Nautilus Peace and Security Weekly – 18 October 2012

Recommended Citation

Peter Hayes – Deterrence Contributor If we try to figure out what the post-2010 ROK “pro-active deterrence” concept articulated and pushed hard by former Blue House national security advisor Kim..., "Nautilus Peace and Security Weekly – 18 October 2012", NAPSNet Weekly Report, October 18, 2012,


See this week’s blog: South Korea Joins The Big Boy League, from our Deterrence contributor, Peter Hayes.

DETERRENCE:  An interview with Carl Kaysen, Marc Trachtenberg, David Rosenberg, Stephen Van Evera, MIT Security Studies Program (27 September 2010) [PDF, 0.6MB]

Do you remember the great Chinese war on India? It happened during the Cuban missile crisis?…I was the one who received the thirteen-page message from Nehru, the Indian prime minister, asking for the loan of B-52s [complete with nuclear weapons] so he could bomb China.

Blog: South Korea Joins The Big Boy League

by Peter Hayes – Deterrence Contributor If we try to figure out what the post-2010 ROK “pro-active deterrence” concept articulated and pushed hard by former Blue House national security advisor Kim…

DPRK: 2012 Global Hunger Index background facts and key findings, International Food Policy Research Institute (11 October 2012)

North Korea continues to experience shear forces: isolation, sanctions and deteriorating economic conditions resulting from their recalcitrant behavior; yet increasing exposure via news, trade fairs and other exchanges.  North Korea remains the only country outside Sub-Saharan Africa to experience more hunger in 2012 than in 1990.  Nuclear Fuel Cycle management offer a possible means of reducing shear through sharing in Northeast Asia.

ENERGY SECURITY: Tepco finally admits nuke crisis avoidable – Utility feared vital safety steps would hurt image, AP, Japan Times (14 October 2012)

Shame was not in the “Design Basis”. What Tepco Task Force “discovers” is simply that there was a culture of hubris, taking risks faithfully believed to not exist. At least, the nuclear industry in the US can reasonably claim that it developed, painfully and reluctantly, a culture of safety. US debates over the desirability of nuclear power or reactor types go on. The debate is missing in India, the land of knowledge-proof bureaucracies, geriatric infantilism of official “experts”, and unaccountable governance.

GOVERNANCE AND CIVIL SOCIETY: Presidential hopefuls urge Asian détente, Kang Hyun-kyung, Korea Times (15 October 2012)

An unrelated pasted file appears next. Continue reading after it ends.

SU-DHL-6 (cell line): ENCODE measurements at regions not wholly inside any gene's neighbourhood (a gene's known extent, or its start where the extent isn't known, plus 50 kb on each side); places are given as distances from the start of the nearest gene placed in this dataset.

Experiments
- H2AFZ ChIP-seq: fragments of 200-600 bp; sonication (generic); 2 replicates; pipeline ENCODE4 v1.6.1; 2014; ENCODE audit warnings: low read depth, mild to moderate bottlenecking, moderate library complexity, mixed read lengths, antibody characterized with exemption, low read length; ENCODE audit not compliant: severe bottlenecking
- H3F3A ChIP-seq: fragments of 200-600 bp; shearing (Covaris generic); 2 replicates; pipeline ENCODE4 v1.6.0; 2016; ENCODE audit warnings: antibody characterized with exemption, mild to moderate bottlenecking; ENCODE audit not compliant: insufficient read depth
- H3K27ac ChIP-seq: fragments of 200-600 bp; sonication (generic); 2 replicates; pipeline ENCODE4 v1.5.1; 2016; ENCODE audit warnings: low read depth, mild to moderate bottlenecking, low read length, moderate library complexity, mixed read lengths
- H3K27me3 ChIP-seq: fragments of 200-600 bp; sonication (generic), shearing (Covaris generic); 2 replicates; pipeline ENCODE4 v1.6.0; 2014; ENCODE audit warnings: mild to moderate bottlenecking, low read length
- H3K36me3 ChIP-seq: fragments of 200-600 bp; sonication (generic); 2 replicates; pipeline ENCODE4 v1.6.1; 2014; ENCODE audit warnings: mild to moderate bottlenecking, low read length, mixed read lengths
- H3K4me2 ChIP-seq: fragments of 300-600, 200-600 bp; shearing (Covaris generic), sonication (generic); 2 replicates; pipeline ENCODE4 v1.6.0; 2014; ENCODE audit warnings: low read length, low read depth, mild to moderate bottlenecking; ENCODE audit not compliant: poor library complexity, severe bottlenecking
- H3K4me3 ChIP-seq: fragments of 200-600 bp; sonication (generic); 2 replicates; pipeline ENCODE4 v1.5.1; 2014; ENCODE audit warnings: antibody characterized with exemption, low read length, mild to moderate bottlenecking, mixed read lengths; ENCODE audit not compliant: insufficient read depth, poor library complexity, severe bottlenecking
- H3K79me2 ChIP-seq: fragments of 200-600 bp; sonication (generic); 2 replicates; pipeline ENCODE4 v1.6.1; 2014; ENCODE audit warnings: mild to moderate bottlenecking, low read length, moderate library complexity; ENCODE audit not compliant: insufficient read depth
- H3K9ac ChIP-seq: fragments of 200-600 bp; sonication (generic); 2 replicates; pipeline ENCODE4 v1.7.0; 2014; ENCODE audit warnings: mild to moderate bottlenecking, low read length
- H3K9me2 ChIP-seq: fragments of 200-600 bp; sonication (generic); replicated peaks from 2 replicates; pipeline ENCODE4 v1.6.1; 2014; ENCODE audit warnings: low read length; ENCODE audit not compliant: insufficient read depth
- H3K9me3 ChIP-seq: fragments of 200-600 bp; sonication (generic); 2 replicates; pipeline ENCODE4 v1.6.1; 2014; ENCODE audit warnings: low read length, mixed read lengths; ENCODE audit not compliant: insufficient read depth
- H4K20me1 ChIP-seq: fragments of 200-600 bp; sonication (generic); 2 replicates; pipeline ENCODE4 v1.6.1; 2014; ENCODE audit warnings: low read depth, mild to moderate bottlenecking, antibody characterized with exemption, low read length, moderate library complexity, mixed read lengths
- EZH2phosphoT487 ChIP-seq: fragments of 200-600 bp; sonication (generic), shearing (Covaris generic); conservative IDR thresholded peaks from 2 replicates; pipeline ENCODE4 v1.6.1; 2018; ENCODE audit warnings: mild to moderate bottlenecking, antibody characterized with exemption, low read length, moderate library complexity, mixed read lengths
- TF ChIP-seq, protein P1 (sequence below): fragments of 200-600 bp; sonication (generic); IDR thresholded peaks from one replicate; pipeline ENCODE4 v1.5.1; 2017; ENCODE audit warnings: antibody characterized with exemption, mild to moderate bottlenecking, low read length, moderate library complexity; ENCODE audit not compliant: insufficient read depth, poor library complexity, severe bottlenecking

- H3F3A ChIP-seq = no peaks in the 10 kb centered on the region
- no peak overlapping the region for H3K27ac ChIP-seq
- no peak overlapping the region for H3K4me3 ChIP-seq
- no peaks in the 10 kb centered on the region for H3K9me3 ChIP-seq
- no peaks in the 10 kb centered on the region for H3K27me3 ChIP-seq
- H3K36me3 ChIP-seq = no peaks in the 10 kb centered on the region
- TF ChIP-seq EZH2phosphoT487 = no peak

The leading candidates of the ROK ruling and opposition parties both called for a cool-down in regional tensions, particularly as territorial strains spill over to economic and civic ties. Japan and the ROK also agreed to put the economy over any territorial disputes. However, security tensions seem to be on the rise, as the ROK increases its missile range, the DPRK warns of new capabilities and Japan increases military ties with the US.

CLIMATE CHANGE ADAPTATION: Drying up – what to do about droughts in the People’s Republic of China, Qingfeng Zhang et al., Asian Development Bank (2012) [2.65 MB, PDF]

In the People’s Republic of China (PRC) where climate change is resulting in more unpredictable weather patterns, including more droughts and floods, the regulating services are critical for climate change adaptation and disaster risk reduction. An integrated approach is essential for creating reserves and enabling ecosystem services to function in drought situations.

  • Droughtscape, the Newsletter of the national drought mitigation centre (2012)
  • Drought in Asia and the Pacific, Liu Lian You Wu Wei, Regional implementation meeting for Asia and the Pacific for the CSD-16 (2007) [1.58 MB, PDF]

AUSTRAL PEACE AND SECURITY: China choice: Thai parallels for Australia, John Blaxland, The Strategist (15 October 2012)

Thailand faces a similar conundrum to Australia: its security ties are with the US while its trading ties are increasingly dependent on China. Thailand has a tradition of deftly handling competing great power aspirations. Thailand, like Australia, has a sufficiently diversified and large economy to be able to make its own decisions based on its own national interests. Thai practice might provide a yardstick for reflecting on options for Australia.

The Nautilus Peace and Security Weekly Report presents articles and full length reports each week in six categories: Austral security, nuclear deterrence, energy security, climate change and security, the DPRK, climate change adaptation and governance and civil society. Our team of contributors carefully select items that highlight the links between these themes and the three regions in which our offices are found—North America, Northeast Asia, and the Austral-Asia region. Each week, one of our authors also provides a short blog that explores these inter-relationships.

Subscribe to NAPSNet to receive free weekly email reports